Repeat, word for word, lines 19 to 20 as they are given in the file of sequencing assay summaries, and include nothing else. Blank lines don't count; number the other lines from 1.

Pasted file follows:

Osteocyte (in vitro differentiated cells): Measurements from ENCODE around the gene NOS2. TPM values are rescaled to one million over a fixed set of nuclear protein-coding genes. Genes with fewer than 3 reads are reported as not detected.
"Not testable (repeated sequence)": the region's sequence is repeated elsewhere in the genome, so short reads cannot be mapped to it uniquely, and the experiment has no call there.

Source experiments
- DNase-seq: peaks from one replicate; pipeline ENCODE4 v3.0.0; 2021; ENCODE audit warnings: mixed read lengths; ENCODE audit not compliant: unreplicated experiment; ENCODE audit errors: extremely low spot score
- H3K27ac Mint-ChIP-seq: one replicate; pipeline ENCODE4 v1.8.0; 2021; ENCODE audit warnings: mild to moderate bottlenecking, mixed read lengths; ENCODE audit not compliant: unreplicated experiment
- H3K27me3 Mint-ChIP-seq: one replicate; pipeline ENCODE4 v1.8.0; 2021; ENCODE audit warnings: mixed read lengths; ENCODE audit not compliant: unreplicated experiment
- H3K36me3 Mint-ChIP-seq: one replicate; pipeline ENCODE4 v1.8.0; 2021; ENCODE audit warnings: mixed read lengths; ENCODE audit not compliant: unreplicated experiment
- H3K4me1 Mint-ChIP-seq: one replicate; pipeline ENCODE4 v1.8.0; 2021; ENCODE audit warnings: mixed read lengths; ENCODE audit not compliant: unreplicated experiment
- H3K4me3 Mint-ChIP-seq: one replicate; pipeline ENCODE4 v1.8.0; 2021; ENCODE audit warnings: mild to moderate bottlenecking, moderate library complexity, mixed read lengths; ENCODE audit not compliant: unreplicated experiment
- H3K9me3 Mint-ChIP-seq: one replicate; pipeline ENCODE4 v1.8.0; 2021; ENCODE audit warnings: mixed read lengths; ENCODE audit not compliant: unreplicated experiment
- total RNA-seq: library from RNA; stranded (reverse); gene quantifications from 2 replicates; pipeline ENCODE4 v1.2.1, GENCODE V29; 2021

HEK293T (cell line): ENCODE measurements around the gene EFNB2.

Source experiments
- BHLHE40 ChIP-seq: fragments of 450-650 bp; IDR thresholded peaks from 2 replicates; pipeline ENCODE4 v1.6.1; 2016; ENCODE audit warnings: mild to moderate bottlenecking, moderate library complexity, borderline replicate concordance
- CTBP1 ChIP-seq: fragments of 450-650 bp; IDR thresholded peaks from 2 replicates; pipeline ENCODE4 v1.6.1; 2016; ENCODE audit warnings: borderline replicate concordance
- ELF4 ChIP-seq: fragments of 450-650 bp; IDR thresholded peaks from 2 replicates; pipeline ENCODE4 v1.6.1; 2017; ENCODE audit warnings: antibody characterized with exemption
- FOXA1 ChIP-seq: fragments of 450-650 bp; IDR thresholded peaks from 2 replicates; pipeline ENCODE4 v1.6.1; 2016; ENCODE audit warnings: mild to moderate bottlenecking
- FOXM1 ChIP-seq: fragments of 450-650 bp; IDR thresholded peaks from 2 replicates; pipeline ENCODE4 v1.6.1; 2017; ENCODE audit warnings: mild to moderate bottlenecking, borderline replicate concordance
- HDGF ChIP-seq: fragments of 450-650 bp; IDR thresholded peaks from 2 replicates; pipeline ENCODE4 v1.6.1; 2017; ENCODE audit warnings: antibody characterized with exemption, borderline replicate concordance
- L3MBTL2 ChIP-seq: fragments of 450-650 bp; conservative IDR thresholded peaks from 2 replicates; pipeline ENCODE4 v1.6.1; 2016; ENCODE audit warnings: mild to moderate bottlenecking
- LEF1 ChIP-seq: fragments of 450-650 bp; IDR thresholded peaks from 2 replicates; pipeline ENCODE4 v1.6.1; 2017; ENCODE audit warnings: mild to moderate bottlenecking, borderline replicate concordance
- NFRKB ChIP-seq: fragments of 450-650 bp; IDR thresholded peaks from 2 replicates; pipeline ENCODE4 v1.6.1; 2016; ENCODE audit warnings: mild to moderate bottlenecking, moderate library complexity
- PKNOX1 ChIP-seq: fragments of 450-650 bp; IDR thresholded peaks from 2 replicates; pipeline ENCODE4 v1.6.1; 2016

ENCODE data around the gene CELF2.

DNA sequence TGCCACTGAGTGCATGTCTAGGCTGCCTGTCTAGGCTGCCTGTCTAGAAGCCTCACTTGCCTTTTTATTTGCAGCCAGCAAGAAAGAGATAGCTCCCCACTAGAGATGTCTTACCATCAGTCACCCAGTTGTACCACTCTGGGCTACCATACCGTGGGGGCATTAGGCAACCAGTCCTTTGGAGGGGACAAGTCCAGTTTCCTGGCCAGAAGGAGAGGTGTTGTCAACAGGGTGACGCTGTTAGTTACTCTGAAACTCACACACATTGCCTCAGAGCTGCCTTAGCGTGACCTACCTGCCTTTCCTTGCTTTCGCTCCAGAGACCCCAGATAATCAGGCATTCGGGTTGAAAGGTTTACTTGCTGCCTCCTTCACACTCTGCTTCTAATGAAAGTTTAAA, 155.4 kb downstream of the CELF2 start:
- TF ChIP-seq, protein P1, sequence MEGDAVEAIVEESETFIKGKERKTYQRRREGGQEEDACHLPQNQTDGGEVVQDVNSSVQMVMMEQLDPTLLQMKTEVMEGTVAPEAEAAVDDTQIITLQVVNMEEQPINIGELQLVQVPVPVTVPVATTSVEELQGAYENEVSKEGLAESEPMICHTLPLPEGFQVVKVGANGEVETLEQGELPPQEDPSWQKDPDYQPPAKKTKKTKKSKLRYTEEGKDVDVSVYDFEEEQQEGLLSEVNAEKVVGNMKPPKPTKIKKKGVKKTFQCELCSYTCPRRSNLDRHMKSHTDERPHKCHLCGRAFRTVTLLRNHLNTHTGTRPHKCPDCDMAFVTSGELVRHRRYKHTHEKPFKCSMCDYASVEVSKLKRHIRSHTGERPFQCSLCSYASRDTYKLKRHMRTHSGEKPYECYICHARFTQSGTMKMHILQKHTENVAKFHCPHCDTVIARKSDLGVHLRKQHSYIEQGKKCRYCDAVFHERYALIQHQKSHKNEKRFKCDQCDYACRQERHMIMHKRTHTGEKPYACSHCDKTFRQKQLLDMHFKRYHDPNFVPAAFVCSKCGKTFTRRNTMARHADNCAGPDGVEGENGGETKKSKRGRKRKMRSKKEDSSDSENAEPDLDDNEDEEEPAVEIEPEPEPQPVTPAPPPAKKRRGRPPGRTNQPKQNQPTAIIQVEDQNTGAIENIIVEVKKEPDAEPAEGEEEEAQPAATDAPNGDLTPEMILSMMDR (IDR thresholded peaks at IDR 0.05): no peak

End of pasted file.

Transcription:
- HDGF ChIP-seq: fragments of 450-650 bp; IDR thresholded peaks from 2 replicates; pipeline ENCODE4 v1.6.1; 2017; ENCODE audit warnings: antibody characterized with exemption, borderline replicate concordance
- L3MBTL2 ChIP-seq: fragments of 450-650 bp; conservative IDR thresholded peaks from 2 replicates; pipeline ENCODE4 v1.6.1; 2016; ENCODE audit warnings: mild to moderate bottlenecking